Pulitzer Prize-winning journalist Nicholas Kristof said during our breakfast last year, “I don’t like the word ‘advocate.’ ” What he meant was to save your opinionated self and keep an open mind. How? Travel. After all, all media—movies, documentaries, books, articles (like this one), podcasts, etc.—filter information. Traveling? Not so much. That is, if you actually travel. Being a tourist isn’t the same. Living there, volunteering there, learning the languages there, talking to locals outside tourism, avoiding fancy hotels, restaurants, and tours—these form real traveling. Go. Be informed of the great variance in economic and social spectra in third world countries, so you don’t make a fool of yourself advocating something you should not advocate.

[This article was originally posted on my website and intended for the general public. Now, writers, listen up. A third-generation Chinese-American and a White author have equal right to write about a contemporary youth raised in a village in Qingtian, Zhejiang, China. Unfortunately, truly disadvantaged people from second and third-world countries do not have a voice. That is why we try to tell their stories, to be as authentic as our best research efforts allow us, and to tell them with love. Note that love doesn’t mean all praise. Everyone should be given a chance to do this.]

 

11 comments

  1. What a great read — thank you. Lumping masses of ‘others’ into PoC as one disadvantaged cohort diminishes every individual in that imagined group, to the point of veering in on its own form of racism, not to mention ignorance.

  2. Thank you so much for sharing your thoughts on this complicated subject. I agree with you that travel of the type you describe is a good way of opening one’s eyes both to the commonalities of humanity and the differences in people’s circumstances and viewpoints. I wish everyone could have that opportunity.

  3. When an author of such extraordinary intelligence and experience as Lily chooses to brave what goes for public discourse these days it is as if the lights suddenly went on in a very dark room. How lucky we are to have her in the Grub Street community.

  4. Gerald Whelan

    Thank you for exposing, with intelligence and without malice, the moral and intellectual bankruptcy of what has, unfortunately, become a sad. stifling, and intimidating propaganda campaign against the freedom to imagine the lives of others. Your exhortation that “It’s time to look at each individual in the world as an individual” is a celebration of the infinite, interconnected diversity of human life, while all attempts to declare limits on the efforts of artists to describe it are abstract, and therefore deadening: the antithesis of life. Sure, there are malevolent caricaturists lurking out there, but they’re easily recognized, and the price to be paid for living in a (last time I checked, anyway) free society.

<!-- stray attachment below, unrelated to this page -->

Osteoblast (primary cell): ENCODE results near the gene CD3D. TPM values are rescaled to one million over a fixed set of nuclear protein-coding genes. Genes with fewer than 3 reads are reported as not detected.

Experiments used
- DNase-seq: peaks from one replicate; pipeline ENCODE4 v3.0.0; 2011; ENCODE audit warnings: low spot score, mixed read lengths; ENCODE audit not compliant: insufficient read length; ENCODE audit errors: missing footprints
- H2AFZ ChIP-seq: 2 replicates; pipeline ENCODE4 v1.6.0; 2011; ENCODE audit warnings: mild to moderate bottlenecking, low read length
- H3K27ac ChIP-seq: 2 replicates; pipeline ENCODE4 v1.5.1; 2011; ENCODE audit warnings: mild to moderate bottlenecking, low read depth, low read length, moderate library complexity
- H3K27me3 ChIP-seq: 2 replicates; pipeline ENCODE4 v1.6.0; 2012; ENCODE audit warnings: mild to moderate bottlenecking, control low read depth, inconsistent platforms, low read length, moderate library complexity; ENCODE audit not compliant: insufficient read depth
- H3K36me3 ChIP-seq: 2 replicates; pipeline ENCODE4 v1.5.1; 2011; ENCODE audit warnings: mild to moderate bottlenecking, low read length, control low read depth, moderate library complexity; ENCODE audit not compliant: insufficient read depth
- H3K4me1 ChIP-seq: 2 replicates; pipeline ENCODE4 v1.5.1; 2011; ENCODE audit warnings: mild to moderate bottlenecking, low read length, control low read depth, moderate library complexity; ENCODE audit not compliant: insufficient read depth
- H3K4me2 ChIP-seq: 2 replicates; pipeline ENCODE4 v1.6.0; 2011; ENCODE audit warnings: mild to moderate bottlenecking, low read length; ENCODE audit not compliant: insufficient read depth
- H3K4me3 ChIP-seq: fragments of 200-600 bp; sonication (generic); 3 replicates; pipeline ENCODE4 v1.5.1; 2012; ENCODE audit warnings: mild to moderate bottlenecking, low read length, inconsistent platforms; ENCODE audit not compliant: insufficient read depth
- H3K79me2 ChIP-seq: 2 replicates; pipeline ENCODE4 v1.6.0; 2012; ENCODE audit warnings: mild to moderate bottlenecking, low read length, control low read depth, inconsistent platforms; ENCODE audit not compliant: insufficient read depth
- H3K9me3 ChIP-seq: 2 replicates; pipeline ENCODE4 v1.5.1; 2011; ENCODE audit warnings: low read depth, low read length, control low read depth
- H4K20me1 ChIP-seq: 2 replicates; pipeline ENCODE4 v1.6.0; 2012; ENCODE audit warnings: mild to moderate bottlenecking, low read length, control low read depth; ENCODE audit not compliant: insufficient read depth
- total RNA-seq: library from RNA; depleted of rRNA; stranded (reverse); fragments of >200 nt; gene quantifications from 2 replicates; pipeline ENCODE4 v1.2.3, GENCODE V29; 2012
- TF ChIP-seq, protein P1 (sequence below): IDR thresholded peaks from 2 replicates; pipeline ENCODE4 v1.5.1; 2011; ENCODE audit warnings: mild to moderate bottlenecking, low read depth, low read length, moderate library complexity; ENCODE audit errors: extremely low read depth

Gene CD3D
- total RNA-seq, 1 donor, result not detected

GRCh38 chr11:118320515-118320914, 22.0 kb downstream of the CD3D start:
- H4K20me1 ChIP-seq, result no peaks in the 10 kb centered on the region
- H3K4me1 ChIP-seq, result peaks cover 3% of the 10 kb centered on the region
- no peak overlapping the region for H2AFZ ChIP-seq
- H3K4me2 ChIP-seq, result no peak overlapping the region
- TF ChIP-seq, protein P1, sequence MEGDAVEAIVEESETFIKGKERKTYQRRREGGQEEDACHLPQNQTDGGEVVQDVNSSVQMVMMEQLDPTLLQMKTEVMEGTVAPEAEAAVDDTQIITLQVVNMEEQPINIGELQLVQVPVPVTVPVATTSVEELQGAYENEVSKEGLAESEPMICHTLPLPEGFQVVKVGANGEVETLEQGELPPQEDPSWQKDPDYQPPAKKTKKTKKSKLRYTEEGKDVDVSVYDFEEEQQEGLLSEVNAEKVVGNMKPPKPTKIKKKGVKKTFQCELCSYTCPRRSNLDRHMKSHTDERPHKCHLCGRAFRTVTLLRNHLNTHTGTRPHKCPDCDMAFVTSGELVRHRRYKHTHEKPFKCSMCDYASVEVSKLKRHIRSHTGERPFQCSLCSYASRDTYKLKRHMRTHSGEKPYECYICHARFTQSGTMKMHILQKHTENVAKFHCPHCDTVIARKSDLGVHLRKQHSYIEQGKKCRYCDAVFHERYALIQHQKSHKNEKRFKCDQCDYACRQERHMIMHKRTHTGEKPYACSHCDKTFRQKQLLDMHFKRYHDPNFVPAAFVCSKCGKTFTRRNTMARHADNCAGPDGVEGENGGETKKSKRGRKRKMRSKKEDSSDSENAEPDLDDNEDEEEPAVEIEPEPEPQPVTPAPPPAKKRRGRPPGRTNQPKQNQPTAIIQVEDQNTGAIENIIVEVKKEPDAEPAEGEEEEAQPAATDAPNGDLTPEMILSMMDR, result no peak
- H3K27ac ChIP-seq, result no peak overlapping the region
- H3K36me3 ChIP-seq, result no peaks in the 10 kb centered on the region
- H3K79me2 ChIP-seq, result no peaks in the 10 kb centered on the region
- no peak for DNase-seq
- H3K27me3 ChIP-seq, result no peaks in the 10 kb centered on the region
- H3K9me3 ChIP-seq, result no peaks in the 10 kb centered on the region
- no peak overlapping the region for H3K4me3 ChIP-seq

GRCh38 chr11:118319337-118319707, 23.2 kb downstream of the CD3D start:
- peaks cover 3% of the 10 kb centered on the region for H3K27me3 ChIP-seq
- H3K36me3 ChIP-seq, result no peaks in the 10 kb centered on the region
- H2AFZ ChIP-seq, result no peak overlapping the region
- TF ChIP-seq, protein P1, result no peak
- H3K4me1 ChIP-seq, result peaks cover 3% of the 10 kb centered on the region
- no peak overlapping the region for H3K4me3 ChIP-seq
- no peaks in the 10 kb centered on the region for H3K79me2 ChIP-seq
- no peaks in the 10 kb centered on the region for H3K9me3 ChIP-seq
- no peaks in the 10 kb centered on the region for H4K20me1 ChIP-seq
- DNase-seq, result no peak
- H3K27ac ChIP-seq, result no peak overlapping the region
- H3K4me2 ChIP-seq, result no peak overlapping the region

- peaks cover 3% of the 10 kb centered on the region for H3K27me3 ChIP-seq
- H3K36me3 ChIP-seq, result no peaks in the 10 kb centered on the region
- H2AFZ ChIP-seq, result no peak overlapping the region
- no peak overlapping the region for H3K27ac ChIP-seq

Your analysis is, in my opinion, right up there with John McWhorter’s piece on another recent case of “cultural appropriation” (https://www.theatlantic.com/ideas/archive/2018/08/who-gets-to-use-black-english/566867/). I hope that, not just writers, but agents, editors and publishers take courage from both. (By the way, great explanation of the difference between tourism and travelling!)

  5. Laura Roper

    Yicheshi, I see you’ve jumped into the incubator life. Thanks for this thoughtful contribution, love your list of your seven 21-year-olds.

  6. Anna

    Question: Should we in the Western world begin persecuting people from the Middle East, the Far East, the Indian subcontinent, and Africa for wearing “our” clothes and calling them out for “cultural appropriation”?

    • Michelle D Hoover

      Anna, that’s not really a proper parallel, particularly for those countries that underwent colonization and whose citizens were therefore often forced to adapt western wear for school or work, not to speak of other propaganda efforts by Western cultures to denigrate the native culture and seduce with the Western’s own for the purpose of commercial or cultural profit.

  7. Lise Brody

    Dear Lily,

    Thank you for posting your thoughtful and thought-provoking piece. I’ve been mulling over (and re-reading) it for some weeks now, trying both to take your points to heart and to articulate what I found troubling in them.

    Your point that “Chinese” people are not a monolith is a welcome reminder of the traps of oversimplified analysis and lazy thinking. But your concern that the voices of “third-generation Chinese-American[s] or the like” are drowning out those of Chinese people with different backgrounds and experience – and that white activists are giving those voices too much weight – left me struggling.